Maven Doesn’t Execute All JUnit Tests by Default

We as developers write many unit tests. The CI pipeline will run all tests with every build. We trust that, if the status is green, everything should be okay.

But what if the unit tests should have failed? I recently learned that Maven does not execute all tests by default.

Consider this simple class:

public class MyTests {

    @Test
    public void firstTest() {
        assertEquals(2, 1 + 1);
    }

    public static class NestedTests {

        @Test
        public void secondTest() {
            assertEquals(3, 1 + 1);
        }
    }
}

We see that firstTest should succeed and secondTest should fail.

Run Nested Tests

Let’s see what happen when we run all tests of our project. We will compare the IDE, Gradle and Maven.

First we run all tests within the IDE:

Now let’s convert this project to Gradle and run the tests:

> Task :test FAILED

demo.MyTests$NestedTests > secondTest FAILED
    java.lang.AssertionError at MyTests.java:18

2 tests completed, 1 failed

And finally we run this as Maven build:

[INFO] --- maven-surefire-plugin:2.22.0:test (default-test) @ surefire-nested-tests-demo ---
[INFO]
[INFO] -------------------------------------------------------
[INFO]  T E S T S
[INFO] -------------------------------------------------------
[INFO] Running demo.MyTests
[INFO] Tests run: 1, Failures: 0, Errors: 0, Skipped: 0, Time elapsed: 0.025 s - in demo.MyTests
[INFO]
[INFO] Results:
[INFO]
[INFO] Tests run: 1, Failures: 0, Errors: 0, Skipped: 0
[INFO]
[INFO] ------------------------------------------------------------------------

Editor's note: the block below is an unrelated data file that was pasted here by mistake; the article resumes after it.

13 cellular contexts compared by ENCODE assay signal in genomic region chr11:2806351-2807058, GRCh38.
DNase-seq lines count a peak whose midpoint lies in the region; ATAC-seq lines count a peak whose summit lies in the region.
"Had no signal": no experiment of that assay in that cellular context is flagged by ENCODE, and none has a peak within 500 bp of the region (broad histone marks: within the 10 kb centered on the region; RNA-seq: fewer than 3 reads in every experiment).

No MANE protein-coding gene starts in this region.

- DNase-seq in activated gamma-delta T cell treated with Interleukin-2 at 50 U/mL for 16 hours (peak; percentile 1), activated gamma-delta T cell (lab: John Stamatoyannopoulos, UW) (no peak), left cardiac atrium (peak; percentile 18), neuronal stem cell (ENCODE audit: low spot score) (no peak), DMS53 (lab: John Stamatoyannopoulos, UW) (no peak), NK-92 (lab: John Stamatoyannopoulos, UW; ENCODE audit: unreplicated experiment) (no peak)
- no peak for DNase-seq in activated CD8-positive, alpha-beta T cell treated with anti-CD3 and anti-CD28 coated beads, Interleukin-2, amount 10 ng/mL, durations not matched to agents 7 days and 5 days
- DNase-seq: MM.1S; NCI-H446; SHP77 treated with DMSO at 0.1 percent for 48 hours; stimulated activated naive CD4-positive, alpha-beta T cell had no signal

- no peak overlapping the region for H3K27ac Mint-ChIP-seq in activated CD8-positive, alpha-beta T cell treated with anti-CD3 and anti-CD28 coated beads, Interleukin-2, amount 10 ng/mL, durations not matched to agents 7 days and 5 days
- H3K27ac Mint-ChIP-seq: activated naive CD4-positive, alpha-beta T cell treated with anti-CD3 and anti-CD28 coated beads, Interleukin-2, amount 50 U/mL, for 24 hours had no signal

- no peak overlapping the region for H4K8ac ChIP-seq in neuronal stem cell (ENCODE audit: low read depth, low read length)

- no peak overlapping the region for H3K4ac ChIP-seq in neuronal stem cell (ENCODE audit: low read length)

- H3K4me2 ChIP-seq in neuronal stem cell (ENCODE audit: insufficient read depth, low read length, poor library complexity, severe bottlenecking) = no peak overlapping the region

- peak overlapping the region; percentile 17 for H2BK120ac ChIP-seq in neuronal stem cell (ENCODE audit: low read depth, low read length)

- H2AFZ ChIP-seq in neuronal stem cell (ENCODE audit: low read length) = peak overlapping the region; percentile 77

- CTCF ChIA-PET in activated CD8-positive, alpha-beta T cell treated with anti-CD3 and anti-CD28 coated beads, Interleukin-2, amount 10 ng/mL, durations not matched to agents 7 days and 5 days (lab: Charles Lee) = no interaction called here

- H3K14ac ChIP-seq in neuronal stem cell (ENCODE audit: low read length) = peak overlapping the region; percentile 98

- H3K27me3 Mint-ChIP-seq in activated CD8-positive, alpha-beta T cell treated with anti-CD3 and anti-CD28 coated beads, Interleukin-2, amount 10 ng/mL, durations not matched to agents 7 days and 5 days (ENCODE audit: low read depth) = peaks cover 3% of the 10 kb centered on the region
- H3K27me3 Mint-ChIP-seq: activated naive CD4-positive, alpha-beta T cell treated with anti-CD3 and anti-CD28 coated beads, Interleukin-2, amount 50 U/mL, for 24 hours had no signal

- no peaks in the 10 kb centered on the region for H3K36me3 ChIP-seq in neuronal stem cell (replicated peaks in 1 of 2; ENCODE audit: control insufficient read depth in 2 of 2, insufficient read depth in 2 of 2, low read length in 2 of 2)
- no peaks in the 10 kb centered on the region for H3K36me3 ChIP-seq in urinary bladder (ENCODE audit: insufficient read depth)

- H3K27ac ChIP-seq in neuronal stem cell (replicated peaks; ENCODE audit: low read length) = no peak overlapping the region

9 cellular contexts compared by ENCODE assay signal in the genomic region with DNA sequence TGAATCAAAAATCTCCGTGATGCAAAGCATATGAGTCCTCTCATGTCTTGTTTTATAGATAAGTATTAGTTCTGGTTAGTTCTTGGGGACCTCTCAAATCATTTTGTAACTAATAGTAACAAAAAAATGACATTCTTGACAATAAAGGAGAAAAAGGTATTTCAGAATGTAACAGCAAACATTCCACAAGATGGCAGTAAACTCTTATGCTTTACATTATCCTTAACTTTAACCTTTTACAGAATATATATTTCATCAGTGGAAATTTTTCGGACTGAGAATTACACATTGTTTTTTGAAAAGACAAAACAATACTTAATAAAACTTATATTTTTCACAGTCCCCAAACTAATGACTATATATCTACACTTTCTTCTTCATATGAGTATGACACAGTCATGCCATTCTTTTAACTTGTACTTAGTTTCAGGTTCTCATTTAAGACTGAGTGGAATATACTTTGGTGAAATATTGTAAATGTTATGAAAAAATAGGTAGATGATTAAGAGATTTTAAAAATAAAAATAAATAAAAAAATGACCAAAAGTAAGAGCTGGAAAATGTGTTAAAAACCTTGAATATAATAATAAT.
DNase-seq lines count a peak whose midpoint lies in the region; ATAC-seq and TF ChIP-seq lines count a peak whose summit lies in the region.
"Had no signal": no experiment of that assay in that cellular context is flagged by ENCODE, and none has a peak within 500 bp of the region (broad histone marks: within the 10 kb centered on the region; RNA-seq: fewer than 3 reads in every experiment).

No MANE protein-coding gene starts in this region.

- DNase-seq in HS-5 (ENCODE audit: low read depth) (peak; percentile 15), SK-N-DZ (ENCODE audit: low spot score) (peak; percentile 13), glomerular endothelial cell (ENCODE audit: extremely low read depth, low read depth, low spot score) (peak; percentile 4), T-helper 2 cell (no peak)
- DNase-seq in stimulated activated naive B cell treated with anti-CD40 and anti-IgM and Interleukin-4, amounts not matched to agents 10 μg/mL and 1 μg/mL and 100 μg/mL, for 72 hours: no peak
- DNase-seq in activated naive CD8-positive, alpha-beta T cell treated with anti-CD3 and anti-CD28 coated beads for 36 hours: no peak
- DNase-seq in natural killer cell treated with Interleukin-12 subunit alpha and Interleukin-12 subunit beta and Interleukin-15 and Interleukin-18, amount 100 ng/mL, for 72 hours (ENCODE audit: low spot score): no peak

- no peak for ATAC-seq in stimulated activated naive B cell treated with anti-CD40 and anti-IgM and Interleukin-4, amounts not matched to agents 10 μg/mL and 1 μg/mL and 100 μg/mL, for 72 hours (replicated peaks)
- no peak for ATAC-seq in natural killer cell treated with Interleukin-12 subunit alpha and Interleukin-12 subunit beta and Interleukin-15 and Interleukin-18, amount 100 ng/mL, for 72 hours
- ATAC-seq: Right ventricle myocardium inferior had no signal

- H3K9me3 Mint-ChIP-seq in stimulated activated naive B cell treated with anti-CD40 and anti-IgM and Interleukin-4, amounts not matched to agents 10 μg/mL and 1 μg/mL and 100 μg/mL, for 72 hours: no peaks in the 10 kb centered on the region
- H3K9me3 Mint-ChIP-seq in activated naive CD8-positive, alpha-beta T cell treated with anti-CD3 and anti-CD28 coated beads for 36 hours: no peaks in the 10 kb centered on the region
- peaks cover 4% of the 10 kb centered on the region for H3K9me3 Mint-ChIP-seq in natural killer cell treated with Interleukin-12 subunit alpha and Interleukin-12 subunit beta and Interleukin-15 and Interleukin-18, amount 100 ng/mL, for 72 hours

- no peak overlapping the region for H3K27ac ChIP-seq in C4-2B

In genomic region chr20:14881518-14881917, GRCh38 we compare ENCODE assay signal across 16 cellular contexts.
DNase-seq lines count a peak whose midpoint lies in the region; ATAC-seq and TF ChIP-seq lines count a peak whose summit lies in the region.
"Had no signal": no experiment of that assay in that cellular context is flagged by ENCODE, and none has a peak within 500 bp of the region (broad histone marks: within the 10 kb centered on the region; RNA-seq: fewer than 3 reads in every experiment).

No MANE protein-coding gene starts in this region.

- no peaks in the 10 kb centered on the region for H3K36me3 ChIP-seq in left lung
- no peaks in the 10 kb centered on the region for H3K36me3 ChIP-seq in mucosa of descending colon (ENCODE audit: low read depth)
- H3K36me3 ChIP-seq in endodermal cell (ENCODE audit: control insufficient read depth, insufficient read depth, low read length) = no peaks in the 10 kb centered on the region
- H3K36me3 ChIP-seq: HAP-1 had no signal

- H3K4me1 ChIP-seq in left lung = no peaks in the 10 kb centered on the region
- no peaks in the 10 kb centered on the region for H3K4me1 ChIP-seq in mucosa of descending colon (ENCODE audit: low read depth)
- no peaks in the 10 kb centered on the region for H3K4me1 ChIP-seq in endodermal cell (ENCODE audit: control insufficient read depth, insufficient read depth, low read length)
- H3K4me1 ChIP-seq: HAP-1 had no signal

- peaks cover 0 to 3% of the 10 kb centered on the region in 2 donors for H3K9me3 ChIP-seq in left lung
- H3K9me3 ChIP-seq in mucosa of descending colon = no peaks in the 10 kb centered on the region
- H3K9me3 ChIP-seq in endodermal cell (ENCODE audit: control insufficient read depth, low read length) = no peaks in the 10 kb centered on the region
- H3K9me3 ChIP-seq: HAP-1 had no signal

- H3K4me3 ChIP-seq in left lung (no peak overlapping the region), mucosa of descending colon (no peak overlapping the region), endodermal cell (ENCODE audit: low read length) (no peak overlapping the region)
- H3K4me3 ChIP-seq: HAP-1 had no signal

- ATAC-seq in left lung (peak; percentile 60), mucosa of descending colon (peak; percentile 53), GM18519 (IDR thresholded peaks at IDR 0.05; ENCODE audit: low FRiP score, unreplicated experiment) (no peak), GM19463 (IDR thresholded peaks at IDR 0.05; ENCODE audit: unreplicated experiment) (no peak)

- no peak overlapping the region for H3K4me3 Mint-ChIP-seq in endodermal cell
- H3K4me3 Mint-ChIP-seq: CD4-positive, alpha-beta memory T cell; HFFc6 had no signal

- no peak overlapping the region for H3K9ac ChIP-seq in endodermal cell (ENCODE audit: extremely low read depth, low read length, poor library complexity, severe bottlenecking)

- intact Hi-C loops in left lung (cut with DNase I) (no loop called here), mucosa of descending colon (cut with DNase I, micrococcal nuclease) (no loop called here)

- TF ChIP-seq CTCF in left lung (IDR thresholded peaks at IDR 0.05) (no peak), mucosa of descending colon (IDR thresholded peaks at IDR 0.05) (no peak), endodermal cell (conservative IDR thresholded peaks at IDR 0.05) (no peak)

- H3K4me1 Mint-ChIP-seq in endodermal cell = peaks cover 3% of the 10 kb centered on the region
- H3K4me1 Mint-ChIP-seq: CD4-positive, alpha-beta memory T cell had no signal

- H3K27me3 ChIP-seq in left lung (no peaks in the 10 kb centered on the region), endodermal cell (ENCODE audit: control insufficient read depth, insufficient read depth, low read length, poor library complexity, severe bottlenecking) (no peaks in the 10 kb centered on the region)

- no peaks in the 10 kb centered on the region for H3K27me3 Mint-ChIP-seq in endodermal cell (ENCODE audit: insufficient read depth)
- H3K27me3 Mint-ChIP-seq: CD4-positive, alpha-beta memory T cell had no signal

[INFO] BUILD SUCCESS
[INFO] ------------------------------------------------------------------------

What kind of magic is this? No test failures with Maven, the build was successful!

Maven Surefire Plugin

Maven uses the Surefire Plugin to execute tests during the build. This plugin has several parameters to configure the lookup and the execution of tests. (Documentation)

Include and Exclude Patterns

The include and exclude patterns are used to determine if a class should be considered as a test class.

The default include patterns are **/Test*, **/*Test, **/*Tests and **/*TestCase. The default exclude pattern is **/*$*.

The default exclude pattern is the reason why Maven doesn’t execute secondTest. The path of the class file demo/MyTests$NestedTests matches the pattern **/*$*. Therefore, all tests in NestedTests get excluded.

Why does this default exclude pattern exist? I don’t know, maybe for performance reasons? But I could trace it back to the very first commit of Surefire.

Overwrite the Standard Configuration

Let’s remove the default exclude pattern in our pom.xml:

<plugin>
    <groupId>org.apache.maven.plugins</groupId>
    <artifactId>maven-surefire-plugin</artifactId>
    <version>2.22.0</version>
    <configuration>
        <excludes>
            <exclude/>
        </excludes>
    </configuration>
</plugin>

When we run Maven again, the build fails:

[INFO] --- maven-surefire-plugin:2.22.0:test (default-test) @ surefire-nested-tests-demo ---
[INFO]
[INFO] -------------------------------------------------------
[INFO]  T E S T S
[INFO] -------------------------------------------------------
[INFO] Running demo.MyTests$NestedTests
[ERROR] Tests run: 1, Failures: 1, Errors: 0, Skipped: 0, Time elapsed: 0.035 s <<< FAILURE! - in demo.MyTests$NestedTests
[ERROR] secondTest(demo.MyTests$NestedTests)  Time elapsed: 0.005 s  <<< FAILURE!
java.lang.AssertionError: expected:<3> but was:<2>
        at demo.MyTests$NestedTests.secondTest(MyTests.java:18)

[INFO] Running demo.MyTests
[INFO] Tests run: 1, Failures: 0, Errors: 0, Skipped: 0, Time elapsed: 0 s - in demo.MyTests
[INFO]
[INFO] Results:
[INFO]
[ERROR] Failures:
[ERROR]   MyTests$NestedTests.secondTest:18 expected:<3> but was:<2>
[INFO]
[ERROR] Tests run: 2, Failures: 1, Errors: 0, Skipped: 0
[INFO]
[INFO] ------------------------------------------------------------------------
[INFO] BUILD FAILURE
[INFO] ------------------------------------------------------------------------

Conclusion

Usually, there is no need to organize tests in nested classes. But if you do so, make sure all tests get executed both in your IDE and with your build tool.

The executable examples are available in my GitHub repo.

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